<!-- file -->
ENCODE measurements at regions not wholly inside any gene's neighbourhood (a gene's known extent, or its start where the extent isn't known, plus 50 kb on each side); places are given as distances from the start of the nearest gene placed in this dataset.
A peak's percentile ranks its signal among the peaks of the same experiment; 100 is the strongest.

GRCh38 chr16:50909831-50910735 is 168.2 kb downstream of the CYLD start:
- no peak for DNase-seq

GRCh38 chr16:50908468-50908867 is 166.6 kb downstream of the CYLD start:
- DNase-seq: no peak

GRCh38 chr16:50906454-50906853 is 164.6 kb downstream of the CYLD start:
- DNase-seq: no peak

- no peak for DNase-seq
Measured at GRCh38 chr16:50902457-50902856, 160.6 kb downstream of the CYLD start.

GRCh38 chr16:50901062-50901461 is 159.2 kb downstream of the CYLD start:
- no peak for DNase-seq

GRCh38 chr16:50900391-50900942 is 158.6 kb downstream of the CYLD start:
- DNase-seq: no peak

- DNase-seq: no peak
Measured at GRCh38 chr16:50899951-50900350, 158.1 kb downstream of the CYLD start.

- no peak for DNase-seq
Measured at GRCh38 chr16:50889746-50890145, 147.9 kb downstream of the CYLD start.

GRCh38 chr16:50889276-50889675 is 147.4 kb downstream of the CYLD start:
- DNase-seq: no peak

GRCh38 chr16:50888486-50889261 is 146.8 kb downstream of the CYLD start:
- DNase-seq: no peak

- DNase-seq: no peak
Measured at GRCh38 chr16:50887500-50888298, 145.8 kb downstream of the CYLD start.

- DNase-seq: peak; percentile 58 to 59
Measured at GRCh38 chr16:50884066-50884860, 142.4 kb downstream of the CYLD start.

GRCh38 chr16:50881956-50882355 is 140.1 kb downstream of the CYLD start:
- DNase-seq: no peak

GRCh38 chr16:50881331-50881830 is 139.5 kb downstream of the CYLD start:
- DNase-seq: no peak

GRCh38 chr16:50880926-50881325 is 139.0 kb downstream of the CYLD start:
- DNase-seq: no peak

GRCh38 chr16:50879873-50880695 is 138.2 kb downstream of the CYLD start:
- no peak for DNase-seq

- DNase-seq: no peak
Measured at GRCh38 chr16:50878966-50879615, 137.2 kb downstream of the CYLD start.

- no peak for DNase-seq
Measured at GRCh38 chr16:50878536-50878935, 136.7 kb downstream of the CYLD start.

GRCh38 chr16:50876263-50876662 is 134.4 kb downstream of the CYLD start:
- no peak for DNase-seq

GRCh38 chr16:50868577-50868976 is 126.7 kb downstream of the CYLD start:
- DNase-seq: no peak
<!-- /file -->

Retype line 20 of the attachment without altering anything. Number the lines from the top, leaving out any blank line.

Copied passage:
- DNase-seq: no peak